APOD: Hubble's Cosmic Reef (2020 Apr 25)

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APOD: Hubble's Cosmic Reef (2020 Apr 25)

Post by APOD Robot » Sat Apr 25, 2020 4:10 am

Image Hubble's Cosmic Reef

Explanation: These bright ridges of interstellar gas and dust are bathed in energetic starlight. With its sea of young stars, the massive star-forming region NGC 2014 has been dubbed the Cosmic Reef. Drifting just off shore, the smaller NGC 2020, is an expansive blue-hued structure erupting from a single central Wolf-Rayet star, 200,000 times brighter than the Sun. The cosmic frame spans some 600 light-years within the Large Magellanic Cloud 160,000 light-years away, a satellite galaxy of our Milky Way. A magnificent Hubble Space Telescope portrait, the image was released this week as part of a celebration to mark Hubble's 30th year exploring the Universe from Earth orbit.

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Re: APOD: Hubble's Cosmic Reef (2020 Apr 25)

Post by Boomer12k » Sat Apr 25, 2020 4:26 am

Stellar... a "brain blowing a smoke ring"...

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Re: APOD: Hubble's Cosmic Reef (2020 Apr 25)

Post by bystander » Sat Apr 25, 2020 4:34 am

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Re: APOD: Hubble's Cosmic Reef (2020 Apr 25)

Post by Ann » Sat Apr 25, 2020 6:57 am



















Let's compare the new NASA, ESA, STScI picture of NGC 2014 and NGC 2020 with the old ESO one of the same object. I'm going to make it easy for myself by calling the former image "the left one" (or sometimes, "the new one")and the latter "the right one" (or "the old one").

You can see that the left image is more widefield than the right one. You can see more of the nebulosity of NGC 2014 in the left image. It is clearly a very good thing that we get to see more of the object in the picture.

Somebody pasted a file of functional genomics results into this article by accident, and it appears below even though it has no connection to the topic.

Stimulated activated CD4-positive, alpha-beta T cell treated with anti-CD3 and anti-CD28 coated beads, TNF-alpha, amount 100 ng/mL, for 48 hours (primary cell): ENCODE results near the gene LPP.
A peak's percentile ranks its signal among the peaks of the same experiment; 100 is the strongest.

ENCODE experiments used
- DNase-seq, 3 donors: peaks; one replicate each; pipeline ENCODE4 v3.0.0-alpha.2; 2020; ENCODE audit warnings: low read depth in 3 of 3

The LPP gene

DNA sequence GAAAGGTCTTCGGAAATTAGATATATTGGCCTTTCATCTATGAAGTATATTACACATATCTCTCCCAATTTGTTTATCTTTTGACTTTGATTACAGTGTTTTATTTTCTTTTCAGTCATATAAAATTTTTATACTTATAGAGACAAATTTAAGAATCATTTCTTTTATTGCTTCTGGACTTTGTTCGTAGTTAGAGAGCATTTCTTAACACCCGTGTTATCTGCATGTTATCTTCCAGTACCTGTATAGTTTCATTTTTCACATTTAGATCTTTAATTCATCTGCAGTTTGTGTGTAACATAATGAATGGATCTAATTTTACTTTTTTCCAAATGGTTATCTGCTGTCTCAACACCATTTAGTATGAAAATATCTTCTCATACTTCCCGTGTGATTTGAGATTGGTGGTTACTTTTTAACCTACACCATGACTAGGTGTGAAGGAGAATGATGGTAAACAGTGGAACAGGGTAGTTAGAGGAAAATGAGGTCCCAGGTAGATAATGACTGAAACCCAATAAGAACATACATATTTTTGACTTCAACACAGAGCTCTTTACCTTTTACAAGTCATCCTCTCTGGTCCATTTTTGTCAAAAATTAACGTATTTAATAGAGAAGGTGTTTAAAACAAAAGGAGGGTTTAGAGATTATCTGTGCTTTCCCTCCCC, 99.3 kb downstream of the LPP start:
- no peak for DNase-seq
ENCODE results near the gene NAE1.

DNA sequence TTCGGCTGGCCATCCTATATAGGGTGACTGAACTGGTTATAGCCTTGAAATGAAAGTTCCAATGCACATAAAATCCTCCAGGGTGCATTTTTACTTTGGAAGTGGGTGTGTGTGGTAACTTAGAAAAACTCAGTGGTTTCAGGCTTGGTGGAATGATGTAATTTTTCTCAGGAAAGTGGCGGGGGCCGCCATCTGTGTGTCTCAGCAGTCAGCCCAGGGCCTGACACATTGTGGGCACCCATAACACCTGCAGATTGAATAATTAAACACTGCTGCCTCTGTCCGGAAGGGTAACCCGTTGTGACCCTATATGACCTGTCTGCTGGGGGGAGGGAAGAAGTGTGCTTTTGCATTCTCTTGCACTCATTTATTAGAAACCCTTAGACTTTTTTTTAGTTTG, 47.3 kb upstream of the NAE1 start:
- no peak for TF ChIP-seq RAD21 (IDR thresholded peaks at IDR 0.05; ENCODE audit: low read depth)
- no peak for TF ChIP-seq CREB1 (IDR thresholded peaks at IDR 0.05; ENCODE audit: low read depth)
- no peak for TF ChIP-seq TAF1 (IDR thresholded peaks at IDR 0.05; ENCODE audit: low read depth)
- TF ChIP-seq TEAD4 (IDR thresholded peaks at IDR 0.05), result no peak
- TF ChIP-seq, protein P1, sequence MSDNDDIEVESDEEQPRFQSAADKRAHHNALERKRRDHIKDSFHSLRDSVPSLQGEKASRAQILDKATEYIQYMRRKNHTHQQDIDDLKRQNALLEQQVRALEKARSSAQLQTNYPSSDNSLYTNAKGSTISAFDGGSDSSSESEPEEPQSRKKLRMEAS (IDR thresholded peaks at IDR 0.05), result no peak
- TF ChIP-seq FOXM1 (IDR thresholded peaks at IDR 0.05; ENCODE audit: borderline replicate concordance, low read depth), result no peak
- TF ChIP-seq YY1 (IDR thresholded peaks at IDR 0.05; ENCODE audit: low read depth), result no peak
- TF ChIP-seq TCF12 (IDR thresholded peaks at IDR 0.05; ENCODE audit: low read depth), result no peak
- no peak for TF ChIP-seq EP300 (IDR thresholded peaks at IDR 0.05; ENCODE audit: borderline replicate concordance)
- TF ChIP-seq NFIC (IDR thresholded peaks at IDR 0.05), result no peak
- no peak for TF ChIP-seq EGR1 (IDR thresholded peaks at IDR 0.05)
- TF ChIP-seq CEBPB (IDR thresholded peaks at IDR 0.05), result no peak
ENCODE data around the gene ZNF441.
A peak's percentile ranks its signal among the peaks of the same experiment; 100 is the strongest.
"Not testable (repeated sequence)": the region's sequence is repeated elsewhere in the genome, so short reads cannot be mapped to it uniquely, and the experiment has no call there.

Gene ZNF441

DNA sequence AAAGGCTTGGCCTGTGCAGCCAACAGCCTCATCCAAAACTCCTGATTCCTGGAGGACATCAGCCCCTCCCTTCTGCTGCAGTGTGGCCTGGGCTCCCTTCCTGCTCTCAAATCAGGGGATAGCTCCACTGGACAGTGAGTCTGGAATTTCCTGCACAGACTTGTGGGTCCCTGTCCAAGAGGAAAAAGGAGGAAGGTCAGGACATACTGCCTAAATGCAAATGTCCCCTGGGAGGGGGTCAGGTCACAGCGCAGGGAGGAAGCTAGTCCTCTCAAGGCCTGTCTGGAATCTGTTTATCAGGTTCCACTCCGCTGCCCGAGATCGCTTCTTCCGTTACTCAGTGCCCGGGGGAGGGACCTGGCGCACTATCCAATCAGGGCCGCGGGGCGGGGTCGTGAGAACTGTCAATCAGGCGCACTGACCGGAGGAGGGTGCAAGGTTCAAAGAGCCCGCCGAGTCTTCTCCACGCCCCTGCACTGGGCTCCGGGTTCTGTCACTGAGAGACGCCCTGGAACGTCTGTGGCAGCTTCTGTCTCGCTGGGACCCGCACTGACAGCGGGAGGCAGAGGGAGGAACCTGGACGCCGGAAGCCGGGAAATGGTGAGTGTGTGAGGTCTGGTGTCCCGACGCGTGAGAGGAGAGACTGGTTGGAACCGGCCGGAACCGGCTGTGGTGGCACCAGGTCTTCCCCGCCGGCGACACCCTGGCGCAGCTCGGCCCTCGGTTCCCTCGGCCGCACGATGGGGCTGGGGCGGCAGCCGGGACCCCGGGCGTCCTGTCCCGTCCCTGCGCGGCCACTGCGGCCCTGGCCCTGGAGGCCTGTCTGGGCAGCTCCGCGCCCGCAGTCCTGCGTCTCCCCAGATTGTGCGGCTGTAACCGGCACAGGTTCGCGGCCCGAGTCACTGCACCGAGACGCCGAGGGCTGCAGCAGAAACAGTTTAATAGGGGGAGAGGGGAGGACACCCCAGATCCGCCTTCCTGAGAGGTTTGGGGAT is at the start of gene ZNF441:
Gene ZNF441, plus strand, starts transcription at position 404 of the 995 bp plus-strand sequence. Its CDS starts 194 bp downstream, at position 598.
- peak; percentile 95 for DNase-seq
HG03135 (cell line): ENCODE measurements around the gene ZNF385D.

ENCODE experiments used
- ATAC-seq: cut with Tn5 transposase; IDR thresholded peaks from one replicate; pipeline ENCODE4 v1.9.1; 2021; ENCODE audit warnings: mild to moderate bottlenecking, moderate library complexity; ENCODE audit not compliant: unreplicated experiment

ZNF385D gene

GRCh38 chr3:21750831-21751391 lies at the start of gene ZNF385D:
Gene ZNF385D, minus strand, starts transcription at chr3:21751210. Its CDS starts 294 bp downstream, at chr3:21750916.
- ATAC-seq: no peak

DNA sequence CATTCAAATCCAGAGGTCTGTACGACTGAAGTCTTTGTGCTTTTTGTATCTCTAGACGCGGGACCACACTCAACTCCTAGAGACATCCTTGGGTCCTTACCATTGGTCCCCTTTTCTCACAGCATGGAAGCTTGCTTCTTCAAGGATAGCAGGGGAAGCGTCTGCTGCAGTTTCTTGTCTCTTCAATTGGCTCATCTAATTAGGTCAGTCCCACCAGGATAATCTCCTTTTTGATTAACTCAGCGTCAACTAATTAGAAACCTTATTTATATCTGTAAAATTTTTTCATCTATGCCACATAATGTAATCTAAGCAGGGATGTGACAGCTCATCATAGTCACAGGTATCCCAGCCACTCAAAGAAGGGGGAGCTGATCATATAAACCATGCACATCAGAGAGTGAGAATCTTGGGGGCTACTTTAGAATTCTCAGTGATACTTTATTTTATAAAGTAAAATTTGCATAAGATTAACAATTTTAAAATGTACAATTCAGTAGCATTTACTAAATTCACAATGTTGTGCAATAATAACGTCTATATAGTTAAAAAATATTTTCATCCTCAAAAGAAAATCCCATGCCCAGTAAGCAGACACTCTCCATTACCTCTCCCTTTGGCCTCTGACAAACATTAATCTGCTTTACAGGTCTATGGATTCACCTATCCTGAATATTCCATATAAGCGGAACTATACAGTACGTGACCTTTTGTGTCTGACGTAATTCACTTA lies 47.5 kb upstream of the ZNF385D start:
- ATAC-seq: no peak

Once Upon a Time in the West.png
Still from the movie "Once Upon a Time in the West", directed by Sergio Leone.
Pillars of Creation in NGC 2014.png
Pillars of Creation, tiny-looking standing dark objects, in NGC 2014.














We see many more fine details in NGC 2014 in the new than in the old image. The pale aqua-colored interface between the star cluster and the red part of the nebula is filamentary and full of fascinating details. We can also see many "pillars of creation" in the nebulosity below, where harsh starlight is evaporating much of the gas and dust, but denser parts of the nebula "remain standing", like the cowboys in the scene from the movie "Once Upon a Time in the West".

You can see that the image to the right is sparkling with background stars. In the left image, the starry background is suppressed and just barely visible. In my opinion, the starry background in the ESO image adds beauty and a sense of a "physical reality" and depth to the image. By comparison, the new Hubble image seems "flat".















Now for the colors of the images. Personally, I strongly prefer the "milder" colors of the old ESO image over the new Hubble Anniversary image. In the ESO image, the colors softly blend inot one another in a way that reminds me of a beautiful painting. In the new image, parts of it reminds me of the result you might get from coloring pictures in a coloring book: You might get sharp, clashing colors that make the objects appear to have no connection with one another.